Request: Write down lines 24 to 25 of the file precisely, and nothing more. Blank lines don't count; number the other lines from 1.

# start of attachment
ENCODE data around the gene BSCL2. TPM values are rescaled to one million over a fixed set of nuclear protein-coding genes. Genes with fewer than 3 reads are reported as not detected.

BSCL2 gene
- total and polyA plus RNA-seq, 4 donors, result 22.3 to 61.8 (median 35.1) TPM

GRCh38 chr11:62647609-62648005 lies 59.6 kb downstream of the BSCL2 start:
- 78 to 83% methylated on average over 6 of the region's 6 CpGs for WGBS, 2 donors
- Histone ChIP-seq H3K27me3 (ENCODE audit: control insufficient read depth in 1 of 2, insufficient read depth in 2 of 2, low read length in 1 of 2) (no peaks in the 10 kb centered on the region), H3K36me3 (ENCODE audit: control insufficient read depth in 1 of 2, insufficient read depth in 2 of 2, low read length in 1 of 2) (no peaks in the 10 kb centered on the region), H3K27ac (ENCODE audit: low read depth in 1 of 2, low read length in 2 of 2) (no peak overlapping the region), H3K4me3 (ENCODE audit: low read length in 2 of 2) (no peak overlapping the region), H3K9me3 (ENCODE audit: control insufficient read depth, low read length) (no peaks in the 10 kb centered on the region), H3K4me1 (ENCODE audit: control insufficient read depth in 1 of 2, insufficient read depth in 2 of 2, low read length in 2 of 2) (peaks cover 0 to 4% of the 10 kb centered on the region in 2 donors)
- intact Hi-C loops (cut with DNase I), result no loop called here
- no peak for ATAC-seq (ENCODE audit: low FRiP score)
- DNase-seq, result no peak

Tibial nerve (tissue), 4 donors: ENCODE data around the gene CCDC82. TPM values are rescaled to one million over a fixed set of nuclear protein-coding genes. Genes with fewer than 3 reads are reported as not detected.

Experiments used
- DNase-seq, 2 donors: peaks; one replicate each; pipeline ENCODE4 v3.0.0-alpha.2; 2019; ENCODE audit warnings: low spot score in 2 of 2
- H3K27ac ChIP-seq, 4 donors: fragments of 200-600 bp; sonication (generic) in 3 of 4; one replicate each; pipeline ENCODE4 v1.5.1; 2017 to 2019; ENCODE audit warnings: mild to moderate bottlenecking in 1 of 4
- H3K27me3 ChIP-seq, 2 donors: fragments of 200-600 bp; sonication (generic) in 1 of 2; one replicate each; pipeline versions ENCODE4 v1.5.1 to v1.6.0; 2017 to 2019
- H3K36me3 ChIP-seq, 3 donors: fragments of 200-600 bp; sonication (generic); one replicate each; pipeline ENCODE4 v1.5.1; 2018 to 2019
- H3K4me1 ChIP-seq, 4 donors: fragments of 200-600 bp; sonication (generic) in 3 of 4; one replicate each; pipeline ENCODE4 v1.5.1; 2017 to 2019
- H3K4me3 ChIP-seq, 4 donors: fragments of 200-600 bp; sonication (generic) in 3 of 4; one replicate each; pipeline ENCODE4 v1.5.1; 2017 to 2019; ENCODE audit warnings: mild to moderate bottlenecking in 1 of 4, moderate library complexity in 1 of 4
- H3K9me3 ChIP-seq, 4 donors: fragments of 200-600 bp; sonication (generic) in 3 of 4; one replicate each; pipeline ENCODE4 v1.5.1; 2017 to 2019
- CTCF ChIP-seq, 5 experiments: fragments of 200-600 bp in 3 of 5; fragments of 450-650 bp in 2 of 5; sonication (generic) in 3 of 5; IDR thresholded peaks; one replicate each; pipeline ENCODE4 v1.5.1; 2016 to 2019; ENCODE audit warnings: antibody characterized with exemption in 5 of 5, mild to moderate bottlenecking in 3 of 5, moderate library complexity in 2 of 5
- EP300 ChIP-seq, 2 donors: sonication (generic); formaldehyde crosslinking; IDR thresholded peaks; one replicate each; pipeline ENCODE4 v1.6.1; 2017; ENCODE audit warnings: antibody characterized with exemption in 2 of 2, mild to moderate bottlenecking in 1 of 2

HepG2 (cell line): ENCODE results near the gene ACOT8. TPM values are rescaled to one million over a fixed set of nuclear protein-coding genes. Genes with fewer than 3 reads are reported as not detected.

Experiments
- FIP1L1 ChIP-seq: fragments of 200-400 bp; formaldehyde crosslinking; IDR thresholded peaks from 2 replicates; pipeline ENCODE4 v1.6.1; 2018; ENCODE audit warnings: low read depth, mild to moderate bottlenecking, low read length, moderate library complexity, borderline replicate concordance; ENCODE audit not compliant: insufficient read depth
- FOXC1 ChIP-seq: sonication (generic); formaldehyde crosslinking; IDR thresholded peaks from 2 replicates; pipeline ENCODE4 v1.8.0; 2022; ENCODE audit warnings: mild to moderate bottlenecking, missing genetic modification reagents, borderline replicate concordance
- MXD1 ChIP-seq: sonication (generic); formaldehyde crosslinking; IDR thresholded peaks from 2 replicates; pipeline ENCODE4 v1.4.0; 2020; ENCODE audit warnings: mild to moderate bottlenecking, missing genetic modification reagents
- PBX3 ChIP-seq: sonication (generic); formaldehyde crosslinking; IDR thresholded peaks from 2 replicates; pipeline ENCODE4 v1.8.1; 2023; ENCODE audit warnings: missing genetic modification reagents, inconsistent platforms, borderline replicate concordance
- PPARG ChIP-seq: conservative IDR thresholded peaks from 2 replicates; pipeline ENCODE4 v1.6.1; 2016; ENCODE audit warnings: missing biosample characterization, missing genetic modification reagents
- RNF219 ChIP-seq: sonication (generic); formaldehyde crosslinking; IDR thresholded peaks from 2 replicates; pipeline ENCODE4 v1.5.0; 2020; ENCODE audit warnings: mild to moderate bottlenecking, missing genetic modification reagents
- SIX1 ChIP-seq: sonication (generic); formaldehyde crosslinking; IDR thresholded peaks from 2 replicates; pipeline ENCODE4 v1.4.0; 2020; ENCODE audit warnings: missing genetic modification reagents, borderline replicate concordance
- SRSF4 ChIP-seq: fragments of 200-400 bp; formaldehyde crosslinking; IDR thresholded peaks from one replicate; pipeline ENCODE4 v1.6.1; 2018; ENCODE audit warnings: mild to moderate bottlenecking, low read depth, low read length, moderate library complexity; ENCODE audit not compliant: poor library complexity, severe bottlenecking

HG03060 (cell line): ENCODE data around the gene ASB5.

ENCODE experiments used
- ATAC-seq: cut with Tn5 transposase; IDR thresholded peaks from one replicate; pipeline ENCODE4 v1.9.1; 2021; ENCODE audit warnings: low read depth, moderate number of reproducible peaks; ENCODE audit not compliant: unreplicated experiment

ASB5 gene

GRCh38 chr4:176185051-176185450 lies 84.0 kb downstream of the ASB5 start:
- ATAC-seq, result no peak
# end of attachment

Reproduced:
- FOXC1 ChIP-seq: sonication (generic); formaldehyde crosslinking; IDR thresholded peaks from 2 replicates; pipeline ENCODE4 v1.8.0; 2022; ENCODE audit warnings: mild to moderate bottlenecking, missing genetic modification reagents, borderline replicate concordance
- MXD1 ChIP-seq: sonication (generic); formaldehyde crosslinking; IDR thresholded peaks from 2 replicates; pipeline ENCODE4 v1.4.0; 2020; ENCODE audit warnings: mild to moderate bottlenecking, missing genetic modification reagents